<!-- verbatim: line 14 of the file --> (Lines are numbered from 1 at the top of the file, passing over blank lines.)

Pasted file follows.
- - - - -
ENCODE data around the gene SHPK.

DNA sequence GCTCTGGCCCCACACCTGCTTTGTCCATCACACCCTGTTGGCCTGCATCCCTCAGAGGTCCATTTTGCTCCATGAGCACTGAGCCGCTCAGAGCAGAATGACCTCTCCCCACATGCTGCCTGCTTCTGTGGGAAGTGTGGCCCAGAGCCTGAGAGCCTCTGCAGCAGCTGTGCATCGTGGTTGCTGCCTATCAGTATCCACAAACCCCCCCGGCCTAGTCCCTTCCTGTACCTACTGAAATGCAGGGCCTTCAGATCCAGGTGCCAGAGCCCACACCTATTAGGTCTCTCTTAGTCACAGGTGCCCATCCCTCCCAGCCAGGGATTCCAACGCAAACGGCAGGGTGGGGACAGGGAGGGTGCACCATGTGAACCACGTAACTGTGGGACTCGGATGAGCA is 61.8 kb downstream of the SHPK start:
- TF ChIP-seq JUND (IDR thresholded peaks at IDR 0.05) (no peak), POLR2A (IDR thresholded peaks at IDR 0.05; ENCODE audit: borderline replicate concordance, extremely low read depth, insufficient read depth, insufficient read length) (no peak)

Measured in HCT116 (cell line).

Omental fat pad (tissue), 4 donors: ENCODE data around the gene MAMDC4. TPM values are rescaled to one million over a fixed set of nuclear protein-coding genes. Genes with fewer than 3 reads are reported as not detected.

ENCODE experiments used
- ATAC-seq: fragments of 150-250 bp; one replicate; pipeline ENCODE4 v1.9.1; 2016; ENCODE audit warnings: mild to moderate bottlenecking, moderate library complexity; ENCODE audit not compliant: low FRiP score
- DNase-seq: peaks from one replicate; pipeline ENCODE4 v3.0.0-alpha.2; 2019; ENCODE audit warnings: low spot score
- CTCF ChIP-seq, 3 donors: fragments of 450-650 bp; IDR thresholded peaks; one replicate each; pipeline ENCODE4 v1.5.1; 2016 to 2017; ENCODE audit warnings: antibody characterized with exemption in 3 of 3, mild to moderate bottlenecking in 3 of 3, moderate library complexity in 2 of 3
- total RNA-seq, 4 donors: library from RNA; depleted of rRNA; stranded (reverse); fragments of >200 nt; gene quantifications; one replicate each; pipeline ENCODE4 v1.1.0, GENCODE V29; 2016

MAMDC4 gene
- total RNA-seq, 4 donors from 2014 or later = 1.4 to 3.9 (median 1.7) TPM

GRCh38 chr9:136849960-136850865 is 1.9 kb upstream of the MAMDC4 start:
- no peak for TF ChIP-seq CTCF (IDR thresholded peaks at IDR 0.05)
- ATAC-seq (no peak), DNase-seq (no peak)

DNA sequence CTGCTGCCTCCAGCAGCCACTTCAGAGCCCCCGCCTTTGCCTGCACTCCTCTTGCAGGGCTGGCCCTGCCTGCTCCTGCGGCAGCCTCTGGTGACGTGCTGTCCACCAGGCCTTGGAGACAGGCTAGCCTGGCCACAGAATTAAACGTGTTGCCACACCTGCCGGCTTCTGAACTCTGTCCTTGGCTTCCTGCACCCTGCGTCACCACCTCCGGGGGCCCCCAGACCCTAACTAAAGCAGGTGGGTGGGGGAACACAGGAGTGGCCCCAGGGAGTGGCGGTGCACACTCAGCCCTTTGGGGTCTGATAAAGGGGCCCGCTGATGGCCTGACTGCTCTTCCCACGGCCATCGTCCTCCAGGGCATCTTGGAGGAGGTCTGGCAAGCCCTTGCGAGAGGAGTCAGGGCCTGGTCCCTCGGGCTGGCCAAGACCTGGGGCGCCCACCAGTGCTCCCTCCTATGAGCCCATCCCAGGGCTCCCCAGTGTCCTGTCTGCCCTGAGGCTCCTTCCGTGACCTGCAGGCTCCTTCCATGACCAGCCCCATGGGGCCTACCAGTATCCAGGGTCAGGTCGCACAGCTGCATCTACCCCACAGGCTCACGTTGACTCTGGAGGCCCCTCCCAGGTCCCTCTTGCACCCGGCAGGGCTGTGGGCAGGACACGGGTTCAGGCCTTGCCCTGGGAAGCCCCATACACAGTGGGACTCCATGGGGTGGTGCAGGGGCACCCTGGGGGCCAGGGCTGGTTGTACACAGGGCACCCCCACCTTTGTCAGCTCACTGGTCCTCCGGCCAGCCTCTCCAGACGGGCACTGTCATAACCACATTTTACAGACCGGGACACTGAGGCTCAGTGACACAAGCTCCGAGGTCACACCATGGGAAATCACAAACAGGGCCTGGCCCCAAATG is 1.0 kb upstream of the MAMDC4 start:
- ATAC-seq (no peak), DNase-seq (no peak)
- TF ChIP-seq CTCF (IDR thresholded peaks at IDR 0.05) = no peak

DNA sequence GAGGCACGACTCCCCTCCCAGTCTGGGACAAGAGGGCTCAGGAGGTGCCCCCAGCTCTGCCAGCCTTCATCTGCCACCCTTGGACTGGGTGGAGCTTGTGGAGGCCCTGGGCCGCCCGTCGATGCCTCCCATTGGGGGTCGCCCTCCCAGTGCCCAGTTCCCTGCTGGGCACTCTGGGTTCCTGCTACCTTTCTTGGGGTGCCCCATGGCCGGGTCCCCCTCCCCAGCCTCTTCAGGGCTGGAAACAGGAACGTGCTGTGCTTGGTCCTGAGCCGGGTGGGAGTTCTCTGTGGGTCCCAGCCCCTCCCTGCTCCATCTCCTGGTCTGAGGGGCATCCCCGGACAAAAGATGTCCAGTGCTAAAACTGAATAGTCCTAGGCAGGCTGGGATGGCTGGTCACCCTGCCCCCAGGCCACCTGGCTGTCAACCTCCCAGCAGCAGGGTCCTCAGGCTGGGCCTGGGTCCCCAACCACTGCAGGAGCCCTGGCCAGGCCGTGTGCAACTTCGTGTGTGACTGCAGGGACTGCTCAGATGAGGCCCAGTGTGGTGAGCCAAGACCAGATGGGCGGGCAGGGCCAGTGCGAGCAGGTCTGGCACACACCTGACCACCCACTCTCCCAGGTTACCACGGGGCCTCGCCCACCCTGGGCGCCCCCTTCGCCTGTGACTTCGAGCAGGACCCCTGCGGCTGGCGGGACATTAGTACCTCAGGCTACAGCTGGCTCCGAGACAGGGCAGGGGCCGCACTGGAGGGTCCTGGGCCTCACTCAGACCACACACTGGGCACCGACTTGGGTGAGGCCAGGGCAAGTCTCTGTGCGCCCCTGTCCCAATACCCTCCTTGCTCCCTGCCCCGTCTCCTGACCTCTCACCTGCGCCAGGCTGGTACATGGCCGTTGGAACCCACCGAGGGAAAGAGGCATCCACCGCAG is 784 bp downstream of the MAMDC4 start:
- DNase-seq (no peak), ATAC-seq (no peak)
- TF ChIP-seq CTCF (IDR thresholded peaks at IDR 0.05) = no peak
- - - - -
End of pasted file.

- no peak for TF ChIP-seq CTCF (IDR thresholded peaks at IDR 0.05)